What is next?
The revenue of OA journals depends on the number of published articles. This has enticed publishers to process manuscripts as fast as possible in some cases comprising peer-review for maximizing profits 14. These predatory journals and practices are damaging the reputation of OA.
A new model in which no publication or reading fee is charged is gaining popularity. These Diamond journals are community led and often not-for-profit in which everyone can publish OA for free. Examples of such journals are SciPost Physics and Chemical Science. The next road in scientific publishing seems to be paved with Diamonds!
- Bishop Dorothy. (2020). Nature’s OA fee seems outrageously high – but many will pay it | Times Higher Education (THE). https://www.timeshighereducation.com/blog/natures-oa-fee-seems-outrageously-high-many-will-pay-it
- Brümmer Jens. (2003). How genius can smooth the road to publication. 2003. https://doi.org/10.1038/426119a
- Celebrating 30 Years of arXiv and Its Lasting Legacy on Scientific Advancement—SPARC. (n.d.). Retrieved June 14, 2023, from https://sparcopen.org/news/2021/celebrating-30-years-of-arxiv-and-its-lasting-legacy-on-scientific-advancement/
- Fyfe, Aileen, McDougall-Waters, Julie, & Moxham, Noah Joseph. (2015). Philosophical Transactions: 350 years of publishing at the royal society (1665 – 2015).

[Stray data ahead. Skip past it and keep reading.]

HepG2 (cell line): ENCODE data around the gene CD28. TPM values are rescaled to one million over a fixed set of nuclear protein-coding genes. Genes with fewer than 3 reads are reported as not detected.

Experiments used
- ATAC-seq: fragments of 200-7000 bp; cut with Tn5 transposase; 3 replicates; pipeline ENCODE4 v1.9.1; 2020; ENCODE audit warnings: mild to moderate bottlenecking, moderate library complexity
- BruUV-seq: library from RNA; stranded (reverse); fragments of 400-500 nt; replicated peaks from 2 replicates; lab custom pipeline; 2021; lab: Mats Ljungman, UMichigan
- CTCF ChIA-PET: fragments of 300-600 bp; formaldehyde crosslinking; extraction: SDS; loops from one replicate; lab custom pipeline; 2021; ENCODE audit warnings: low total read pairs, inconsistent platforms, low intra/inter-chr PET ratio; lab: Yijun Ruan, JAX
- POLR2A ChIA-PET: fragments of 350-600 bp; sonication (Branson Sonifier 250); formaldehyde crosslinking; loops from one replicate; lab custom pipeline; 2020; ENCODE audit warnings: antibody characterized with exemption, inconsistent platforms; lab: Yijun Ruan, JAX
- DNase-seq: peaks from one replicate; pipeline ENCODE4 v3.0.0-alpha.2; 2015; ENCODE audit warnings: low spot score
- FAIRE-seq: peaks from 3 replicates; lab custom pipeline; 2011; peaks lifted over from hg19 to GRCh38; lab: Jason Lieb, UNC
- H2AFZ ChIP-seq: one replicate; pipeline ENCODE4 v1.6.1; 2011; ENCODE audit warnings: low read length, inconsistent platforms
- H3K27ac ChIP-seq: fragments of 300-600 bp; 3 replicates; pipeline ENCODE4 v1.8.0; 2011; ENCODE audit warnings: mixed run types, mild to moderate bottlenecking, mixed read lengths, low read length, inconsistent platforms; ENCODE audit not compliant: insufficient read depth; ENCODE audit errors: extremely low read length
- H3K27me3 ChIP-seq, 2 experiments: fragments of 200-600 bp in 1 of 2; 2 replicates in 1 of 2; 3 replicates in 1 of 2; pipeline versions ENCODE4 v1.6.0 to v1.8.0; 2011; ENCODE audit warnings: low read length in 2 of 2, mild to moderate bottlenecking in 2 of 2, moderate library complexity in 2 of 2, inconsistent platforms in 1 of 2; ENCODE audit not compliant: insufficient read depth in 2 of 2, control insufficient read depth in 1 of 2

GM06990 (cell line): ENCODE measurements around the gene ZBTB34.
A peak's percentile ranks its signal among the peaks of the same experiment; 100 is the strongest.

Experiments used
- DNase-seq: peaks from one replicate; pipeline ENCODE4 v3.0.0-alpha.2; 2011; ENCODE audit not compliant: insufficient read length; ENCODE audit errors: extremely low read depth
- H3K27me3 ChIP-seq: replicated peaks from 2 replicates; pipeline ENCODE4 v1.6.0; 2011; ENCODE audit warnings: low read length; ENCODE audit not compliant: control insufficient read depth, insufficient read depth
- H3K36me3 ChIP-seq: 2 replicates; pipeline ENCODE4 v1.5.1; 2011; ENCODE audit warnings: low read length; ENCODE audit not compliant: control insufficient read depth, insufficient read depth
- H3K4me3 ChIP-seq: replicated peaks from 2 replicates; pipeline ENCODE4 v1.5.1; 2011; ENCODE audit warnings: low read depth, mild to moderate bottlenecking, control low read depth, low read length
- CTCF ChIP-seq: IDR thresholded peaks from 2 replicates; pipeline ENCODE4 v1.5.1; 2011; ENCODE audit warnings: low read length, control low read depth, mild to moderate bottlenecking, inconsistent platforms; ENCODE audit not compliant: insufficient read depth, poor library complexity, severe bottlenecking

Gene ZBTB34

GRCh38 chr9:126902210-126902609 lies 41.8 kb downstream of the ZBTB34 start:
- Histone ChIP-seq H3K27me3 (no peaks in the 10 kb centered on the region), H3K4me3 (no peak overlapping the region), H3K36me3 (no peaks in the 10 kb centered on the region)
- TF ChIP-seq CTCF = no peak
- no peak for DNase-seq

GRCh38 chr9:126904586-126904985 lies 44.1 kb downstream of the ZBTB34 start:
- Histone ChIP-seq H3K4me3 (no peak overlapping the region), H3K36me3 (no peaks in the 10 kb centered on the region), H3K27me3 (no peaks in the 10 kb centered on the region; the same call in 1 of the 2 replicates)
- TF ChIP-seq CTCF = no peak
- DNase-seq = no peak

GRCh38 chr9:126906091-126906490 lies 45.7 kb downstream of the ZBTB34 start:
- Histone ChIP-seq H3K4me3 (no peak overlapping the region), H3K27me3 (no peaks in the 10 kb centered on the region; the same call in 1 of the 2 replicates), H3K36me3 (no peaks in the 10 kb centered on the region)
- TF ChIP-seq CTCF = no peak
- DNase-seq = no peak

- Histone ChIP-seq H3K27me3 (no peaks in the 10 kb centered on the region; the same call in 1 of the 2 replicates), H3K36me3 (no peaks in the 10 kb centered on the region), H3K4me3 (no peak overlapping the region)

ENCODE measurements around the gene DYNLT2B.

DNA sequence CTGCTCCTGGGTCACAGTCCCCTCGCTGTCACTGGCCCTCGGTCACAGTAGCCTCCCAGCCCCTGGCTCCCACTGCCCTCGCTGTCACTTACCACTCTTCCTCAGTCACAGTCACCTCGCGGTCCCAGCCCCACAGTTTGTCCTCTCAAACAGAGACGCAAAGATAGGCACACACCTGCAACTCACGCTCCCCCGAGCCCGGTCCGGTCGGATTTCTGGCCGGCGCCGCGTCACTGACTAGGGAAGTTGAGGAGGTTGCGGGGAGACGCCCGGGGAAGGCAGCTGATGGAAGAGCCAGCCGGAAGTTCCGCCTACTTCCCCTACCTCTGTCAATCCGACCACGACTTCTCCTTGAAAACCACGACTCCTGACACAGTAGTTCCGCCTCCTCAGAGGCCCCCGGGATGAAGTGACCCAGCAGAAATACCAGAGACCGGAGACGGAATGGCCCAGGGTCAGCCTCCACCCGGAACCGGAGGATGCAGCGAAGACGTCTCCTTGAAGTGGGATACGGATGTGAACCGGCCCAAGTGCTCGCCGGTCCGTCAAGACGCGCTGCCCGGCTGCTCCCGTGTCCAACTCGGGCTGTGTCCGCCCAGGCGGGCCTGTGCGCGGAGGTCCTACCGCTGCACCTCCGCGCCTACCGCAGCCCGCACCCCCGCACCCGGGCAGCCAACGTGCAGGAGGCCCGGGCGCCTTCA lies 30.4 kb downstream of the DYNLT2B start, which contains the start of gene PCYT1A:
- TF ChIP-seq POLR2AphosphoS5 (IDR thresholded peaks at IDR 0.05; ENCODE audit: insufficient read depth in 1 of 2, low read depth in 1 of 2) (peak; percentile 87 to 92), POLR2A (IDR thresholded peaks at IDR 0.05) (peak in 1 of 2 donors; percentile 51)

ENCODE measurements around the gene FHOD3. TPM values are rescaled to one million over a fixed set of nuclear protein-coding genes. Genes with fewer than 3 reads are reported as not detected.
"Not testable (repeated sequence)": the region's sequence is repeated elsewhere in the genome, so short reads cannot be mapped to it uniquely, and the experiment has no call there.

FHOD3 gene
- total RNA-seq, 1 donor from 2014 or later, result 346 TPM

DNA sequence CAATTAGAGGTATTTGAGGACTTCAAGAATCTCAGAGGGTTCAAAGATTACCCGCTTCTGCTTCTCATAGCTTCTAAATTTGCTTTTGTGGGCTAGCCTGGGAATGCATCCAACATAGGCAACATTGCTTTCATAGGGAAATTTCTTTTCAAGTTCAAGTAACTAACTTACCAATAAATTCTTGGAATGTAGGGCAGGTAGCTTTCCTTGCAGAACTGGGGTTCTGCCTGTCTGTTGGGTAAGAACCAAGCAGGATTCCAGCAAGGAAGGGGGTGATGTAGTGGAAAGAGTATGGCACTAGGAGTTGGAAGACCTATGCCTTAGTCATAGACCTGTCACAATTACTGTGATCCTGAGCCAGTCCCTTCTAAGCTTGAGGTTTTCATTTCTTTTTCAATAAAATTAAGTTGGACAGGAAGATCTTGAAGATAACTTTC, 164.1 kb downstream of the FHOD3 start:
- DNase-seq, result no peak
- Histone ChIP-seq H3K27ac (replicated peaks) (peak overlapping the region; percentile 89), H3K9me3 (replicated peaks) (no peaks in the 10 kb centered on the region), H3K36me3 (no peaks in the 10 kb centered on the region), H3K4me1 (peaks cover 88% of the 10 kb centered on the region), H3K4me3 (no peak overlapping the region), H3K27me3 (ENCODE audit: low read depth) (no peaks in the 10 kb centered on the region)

- History of the Open Access Movement. (n.d.).Retrieved June 14, 2023, from https://open-access.network/en/information/open-access-primers/history-of-the-open-access-movement
- Hoskin, R. (n.d.). Peer Review – A Historical Perspective: Broad Institute of MIT and Harvard. Retrieved June 14, 2023, from https://mitcommlab.mit.edu/broad/commkit/peer-review-a-historical-perspective/
- Howard Jennifer. (2010). U. of California Tries Just Saying No to Rising Journal Costs. https://www.chronicle.com/article/u-of-california-tries-just-saying-no-to-rising-journal-costs/
- Larivière, V., Haustein, S., & Mongeon, P. (2015). The Oligopoly of Academic Publishers in the Digital Era. PLOS ONE, 10(6), e0127502. https://doi.org/10.1371/journal.pone.0127502
- Neylon Tyler. (n.d.). The Cost of Knowledge. Retrieved June 14, 2023, from http://thecostofknowledge.com/
- Parikh, S., Malcom, S. M., & Moran, B. (2022). Public access is not equal access. Science, 377(6613), 1361–1361. https://doi.org/10.1126/science.ade8028
- Quint Barbara. (2002). BioMed Central Begins Charging Authors and Their Institutions for Article Publishing. Https://Newsbreaks.Infotoday.Com/. https://newsbreaks.infotoday.com/nbreader.asp?ArticleID=17276
- Sample Ian. (2012). Harvard University says it can’t afford journal publishers’ prices | Open access scientific publishing | The Guardian. https://www.theguardian.com/science/2012/apr/24/harvard-university-journal-publishers-prices
- Snyder, S. H. (2013). Science interminable: Blame Ben? Proceedings of the National Academy of Sciences, 110(7), 2428–2429. https://doi.org/10.1073/pnas.201300924
About the Author:
Maria Constantin holds a PhD in Plant Pathology from the University of Amsterdam, and a 2023 Plantae Fellow. She is working on an online platform called The Green Leaflet, which focuses on sharing plant science stories. You can find her on Twitter at @meconstantin001.